On Wednesday this week I spent the day at Wolverhampton Wanderers ground for the Behind Local News Conference (#BLNConf). If you're not aware of BLN, its a new initiative by regional publishers in the UK to showcase the work they do. The Facebook and Medium sites are really fascinating resources, offering some very detailed conversation about the day-to-day of working in local journalism. They are well worth a look. So the conference was a chance to make that growing network more tangible, and we saw a real mix of voices on the stage and on panels that represented the full range of local and regional news providers in the UK.
That alone was enough to make the conference interesting for me. Having representatives of different newsgroups at a conference is nothing new. But the starting point for this was the newsgroups themselves and everyone in the room shared the same commitment to making things work. I think a comment from Reach's Alison Gow summed up the value of the day.
"The more you can tell people what you're working on internally, the more they will start to think about how they can get involved with their own ideas." - @alisongow on how to create an innovative and engaged newsroom.#BLNconf— Behind Local News (@behindlocalnews) May 23, 2018
As a conference I found it one of the most positive I've been to. There wasn't anything 'new' per se. But there was loads of insight and a feeling, one that I've held for a while, that at the core of the industry are journalists who are genuinely care about what they do and are interested in how they can do it better.
Hyperlocal and mainstream local journalism have a problem.
Emma Meese from the Centre for Community Journalism offered perhaps the most critical perspective of the day - and I mean that in all senses - with her plea to take collaboration with hyperlocals more seriously. It started with a long list of gripes that members of the community network have with news publishers. This included a general feeling of not being respected or taken seriously to more specific accusations of content theft.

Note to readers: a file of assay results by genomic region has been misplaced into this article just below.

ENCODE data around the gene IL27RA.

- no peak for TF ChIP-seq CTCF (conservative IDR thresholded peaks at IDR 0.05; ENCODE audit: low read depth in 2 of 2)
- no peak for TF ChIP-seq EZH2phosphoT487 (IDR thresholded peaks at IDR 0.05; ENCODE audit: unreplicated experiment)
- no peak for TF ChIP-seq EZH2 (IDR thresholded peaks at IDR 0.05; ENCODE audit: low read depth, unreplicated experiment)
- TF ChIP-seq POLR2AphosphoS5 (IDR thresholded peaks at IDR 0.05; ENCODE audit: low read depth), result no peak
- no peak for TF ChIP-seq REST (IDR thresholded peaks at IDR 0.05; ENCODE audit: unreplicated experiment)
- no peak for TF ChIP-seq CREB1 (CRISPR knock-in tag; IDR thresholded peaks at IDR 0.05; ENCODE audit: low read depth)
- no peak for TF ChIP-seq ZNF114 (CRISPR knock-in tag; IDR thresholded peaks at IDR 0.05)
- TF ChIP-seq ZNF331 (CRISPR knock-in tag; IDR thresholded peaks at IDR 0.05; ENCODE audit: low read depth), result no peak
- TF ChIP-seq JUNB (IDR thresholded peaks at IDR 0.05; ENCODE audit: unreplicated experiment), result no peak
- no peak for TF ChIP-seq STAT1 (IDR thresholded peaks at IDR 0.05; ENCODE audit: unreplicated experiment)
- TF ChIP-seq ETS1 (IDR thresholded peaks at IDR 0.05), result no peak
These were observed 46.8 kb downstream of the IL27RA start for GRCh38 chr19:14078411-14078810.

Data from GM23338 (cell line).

What struck me about the debate was not the content. The concerns expressed aren't new. No less valid because of that but not new. It really made me think about the line between advocacy for journalism and advocacy for hyperlocals.
It's often said that hyperlocals fill a gap. They fill a gap that has been left behind by a shrinking local and regional press - oasis in the news deserts. That idea, that hyperlocals pick up the role that existing publishers don't want or can't do anymore, is extremely prevalent, I'd say a cornerstone in the community media debate. By necessity then, advocacy for hyperlocals often paints existing publishers in a negative light. That, in turn, forms an underpinning part of the argument for hyperlocals role in addressing the democratic and social deficit - replacing traditional journalism in the fourth estate role. In that context collaboration with media organisations seems at best a moot point. Isn't gap community media's USP?